Tuesday, January 31, 2012

How-To: Turn Men's suit pants into Women's slacks

The jumpsuit-how-to post 1 is all about how I fitted the pants. You can use this tutorial by itself just to fit pants, or you continue on to the jacket post to make the whole overall (Link is at the bottom of this post)...

So I started out with a dull grey suit... You want to make sure that the collar still looks good enough for you to want to wear, as well as the sleeve cuffs... Generally, the whole suit still needs to be in pretty good condition.

1. Dyeing (optional)

The first thing I did was dye the whole thing and I was lucky that it came out really great. If a garment is sewn with polyester thread, the fabric itself might take the dye really well, but all the seams stay in the old color... It is hard to predict how a dyeing-job comes out, especially with fabric blends, which is why I dyed first to know if all the rest of the work will be worth it... In this case, even the buttons took on the dye a little bit and I didn't even have to replace those!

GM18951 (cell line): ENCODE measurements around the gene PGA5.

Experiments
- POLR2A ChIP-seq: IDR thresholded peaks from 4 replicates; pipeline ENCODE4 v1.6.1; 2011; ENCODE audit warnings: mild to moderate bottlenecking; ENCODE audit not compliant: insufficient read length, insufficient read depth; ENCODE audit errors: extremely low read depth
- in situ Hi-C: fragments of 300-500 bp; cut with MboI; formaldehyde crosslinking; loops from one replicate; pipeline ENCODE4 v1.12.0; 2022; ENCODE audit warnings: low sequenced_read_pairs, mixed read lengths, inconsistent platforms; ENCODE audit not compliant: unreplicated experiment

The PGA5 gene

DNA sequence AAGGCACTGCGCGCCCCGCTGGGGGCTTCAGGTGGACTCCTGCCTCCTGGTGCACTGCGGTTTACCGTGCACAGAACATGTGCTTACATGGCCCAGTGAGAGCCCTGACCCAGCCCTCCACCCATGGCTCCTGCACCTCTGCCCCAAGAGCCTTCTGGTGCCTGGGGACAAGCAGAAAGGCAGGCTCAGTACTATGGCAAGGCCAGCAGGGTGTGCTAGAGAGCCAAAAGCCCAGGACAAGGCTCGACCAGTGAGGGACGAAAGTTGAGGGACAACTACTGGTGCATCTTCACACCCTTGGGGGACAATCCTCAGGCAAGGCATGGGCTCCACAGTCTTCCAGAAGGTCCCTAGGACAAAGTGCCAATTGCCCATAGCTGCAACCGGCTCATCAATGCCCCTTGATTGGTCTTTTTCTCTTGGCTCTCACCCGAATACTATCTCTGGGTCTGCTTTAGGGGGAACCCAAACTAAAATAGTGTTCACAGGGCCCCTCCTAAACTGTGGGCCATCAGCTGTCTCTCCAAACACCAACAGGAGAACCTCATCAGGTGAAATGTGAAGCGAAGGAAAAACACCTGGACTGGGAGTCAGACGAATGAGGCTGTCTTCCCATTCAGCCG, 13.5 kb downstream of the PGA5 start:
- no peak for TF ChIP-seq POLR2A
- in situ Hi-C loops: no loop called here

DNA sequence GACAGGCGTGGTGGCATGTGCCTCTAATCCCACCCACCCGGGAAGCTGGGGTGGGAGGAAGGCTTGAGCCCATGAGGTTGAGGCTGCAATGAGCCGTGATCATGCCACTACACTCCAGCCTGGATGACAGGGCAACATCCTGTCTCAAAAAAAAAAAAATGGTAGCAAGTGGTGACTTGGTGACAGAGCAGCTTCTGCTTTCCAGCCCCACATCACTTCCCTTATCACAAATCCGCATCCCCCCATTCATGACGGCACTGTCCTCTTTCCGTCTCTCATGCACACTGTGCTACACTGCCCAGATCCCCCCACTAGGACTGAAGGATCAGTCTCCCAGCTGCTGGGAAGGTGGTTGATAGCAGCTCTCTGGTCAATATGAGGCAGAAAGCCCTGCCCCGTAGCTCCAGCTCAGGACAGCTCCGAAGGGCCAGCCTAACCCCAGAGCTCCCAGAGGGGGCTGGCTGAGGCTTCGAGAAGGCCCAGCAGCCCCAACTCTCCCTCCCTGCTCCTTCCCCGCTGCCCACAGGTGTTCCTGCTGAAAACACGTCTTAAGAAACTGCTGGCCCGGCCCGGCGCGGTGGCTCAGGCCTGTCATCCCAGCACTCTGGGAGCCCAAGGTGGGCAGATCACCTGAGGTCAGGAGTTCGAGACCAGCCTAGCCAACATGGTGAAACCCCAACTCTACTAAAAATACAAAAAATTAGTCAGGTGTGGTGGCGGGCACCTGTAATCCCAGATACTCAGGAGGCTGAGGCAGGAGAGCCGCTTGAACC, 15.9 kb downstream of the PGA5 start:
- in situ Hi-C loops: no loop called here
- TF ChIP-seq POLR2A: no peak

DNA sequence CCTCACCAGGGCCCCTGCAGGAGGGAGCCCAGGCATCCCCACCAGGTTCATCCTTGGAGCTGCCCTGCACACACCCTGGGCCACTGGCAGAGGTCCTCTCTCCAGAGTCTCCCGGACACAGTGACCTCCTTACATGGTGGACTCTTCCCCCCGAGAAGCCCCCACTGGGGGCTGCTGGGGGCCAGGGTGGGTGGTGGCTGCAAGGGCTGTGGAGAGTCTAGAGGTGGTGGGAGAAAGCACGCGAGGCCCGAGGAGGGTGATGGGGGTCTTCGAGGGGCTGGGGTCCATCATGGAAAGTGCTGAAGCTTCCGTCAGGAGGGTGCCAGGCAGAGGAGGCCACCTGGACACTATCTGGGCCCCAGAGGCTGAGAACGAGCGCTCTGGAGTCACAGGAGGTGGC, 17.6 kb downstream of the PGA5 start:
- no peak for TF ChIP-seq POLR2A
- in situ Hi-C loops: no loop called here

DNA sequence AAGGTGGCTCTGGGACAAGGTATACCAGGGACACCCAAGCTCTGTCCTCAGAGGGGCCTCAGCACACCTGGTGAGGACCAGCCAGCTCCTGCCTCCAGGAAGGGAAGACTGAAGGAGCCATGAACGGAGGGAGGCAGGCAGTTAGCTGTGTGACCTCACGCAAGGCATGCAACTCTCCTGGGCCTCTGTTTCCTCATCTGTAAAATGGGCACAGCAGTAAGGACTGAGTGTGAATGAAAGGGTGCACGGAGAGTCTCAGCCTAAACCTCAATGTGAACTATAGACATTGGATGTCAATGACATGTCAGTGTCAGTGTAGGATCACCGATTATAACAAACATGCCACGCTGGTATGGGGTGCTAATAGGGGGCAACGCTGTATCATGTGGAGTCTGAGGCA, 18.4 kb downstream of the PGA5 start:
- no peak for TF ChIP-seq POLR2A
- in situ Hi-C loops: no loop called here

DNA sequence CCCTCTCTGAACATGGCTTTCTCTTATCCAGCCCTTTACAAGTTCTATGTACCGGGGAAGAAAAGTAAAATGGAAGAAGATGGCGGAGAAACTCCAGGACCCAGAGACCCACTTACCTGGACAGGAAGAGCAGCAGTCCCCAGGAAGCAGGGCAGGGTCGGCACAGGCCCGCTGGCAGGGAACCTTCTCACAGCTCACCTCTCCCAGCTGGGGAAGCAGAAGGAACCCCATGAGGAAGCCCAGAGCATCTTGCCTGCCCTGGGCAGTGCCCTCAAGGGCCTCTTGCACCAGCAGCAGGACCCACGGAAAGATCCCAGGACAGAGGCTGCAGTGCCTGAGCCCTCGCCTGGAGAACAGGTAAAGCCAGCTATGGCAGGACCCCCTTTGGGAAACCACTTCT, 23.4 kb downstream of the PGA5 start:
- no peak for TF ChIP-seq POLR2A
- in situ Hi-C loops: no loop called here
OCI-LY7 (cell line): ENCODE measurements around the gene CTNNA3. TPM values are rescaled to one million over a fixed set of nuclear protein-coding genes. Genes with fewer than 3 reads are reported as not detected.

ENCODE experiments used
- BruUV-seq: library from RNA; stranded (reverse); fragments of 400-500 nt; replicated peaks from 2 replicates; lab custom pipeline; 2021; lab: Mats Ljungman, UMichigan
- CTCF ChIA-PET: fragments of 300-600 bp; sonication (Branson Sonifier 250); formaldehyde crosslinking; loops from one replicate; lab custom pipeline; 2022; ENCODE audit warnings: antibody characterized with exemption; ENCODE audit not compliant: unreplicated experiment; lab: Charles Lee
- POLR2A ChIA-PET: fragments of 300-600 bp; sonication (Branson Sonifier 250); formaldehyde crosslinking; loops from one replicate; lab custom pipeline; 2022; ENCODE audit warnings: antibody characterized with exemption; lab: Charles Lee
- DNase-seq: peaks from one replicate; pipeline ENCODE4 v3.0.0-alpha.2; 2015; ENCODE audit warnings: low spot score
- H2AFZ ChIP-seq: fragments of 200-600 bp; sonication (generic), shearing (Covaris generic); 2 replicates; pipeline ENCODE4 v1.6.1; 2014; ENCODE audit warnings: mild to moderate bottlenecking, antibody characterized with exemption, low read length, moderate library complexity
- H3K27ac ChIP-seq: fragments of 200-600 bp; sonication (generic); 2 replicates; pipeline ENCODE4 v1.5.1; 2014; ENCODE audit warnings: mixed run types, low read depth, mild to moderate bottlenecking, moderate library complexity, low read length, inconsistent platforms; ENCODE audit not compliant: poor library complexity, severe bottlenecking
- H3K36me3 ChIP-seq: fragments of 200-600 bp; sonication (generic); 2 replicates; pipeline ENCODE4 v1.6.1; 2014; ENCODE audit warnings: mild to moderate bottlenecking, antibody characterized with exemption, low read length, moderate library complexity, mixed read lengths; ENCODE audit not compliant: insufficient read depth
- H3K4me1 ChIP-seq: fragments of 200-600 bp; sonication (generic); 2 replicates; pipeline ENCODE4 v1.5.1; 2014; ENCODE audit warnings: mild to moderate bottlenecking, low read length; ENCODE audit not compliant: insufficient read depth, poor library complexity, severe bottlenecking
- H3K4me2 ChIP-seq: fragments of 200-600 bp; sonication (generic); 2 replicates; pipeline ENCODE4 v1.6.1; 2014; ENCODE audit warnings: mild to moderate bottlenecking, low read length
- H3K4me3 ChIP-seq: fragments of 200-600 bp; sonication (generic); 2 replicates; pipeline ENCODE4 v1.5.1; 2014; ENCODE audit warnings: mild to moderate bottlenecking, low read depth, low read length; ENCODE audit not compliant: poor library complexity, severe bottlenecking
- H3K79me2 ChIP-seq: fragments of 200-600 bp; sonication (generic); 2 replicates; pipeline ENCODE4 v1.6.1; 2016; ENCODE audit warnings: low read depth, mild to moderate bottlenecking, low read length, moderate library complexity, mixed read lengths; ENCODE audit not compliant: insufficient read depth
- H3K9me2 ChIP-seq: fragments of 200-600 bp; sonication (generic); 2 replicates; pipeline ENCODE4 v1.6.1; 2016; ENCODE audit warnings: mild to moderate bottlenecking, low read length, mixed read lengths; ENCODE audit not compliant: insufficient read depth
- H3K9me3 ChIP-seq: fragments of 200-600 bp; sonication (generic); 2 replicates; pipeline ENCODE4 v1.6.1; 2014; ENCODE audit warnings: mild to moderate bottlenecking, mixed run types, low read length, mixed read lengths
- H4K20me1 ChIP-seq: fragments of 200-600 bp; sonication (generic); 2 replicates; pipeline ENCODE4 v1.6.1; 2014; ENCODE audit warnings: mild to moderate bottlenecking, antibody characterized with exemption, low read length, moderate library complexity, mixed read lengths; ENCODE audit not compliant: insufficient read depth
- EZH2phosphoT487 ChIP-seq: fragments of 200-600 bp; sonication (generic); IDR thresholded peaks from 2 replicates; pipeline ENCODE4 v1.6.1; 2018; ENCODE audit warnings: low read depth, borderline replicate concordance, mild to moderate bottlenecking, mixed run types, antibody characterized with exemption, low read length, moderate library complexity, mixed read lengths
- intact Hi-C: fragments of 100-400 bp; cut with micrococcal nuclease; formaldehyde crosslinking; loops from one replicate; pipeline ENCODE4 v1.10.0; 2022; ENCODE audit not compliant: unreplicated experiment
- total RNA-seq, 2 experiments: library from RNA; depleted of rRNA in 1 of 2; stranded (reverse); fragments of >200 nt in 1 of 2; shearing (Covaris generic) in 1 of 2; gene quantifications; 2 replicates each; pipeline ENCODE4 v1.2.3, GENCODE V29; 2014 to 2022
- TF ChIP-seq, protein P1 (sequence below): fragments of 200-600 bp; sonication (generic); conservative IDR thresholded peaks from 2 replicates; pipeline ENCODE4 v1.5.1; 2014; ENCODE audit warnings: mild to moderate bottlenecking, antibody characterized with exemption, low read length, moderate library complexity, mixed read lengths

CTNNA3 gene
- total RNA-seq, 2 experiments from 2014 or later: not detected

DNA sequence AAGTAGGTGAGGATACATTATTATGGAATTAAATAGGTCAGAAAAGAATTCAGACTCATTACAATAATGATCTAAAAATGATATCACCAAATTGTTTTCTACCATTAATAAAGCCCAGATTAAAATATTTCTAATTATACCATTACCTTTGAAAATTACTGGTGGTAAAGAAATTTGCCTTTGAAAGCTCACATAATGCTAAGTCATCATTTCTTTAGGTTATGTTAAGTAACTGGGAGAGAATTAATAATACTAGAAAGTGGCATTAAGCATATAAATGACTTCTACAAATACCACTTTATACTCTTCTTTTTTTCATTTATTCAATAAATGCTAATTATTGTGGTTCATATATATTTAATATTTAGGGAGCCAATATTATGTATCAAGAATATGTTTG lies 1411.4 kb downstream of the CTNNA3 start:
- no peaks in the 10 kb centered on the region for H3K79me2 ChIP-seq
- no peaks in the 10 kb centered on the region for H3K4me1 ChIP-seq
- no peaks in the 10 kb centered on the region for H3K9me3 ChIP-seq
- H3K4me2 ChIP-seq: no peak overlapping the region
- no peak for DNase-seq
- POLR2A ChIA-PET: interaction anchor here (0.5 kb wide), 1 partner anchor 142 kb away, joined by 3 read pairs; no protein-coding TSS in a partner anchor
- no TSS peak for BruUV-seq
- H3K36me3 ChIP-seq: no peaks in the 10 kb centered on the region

2. Trying it on as is

Uhm ja. This isn't only to make a fool of myself. Though I really had fun with it... But there is an actual point to this step ;-)
You have to make sure that the suit you are starting out with meets certain requirements.I used a belt to raise the pants up to my waist and tucked the jacket in to get a general overview:
  • It needs to be generally too big. Of course you can work with inserts, but then my tutorial won't help you much...
  • Pant legs and crotch should be long/low enough even if you pull the pants up to your waist
  • Pant legs should be wide enough at your thighs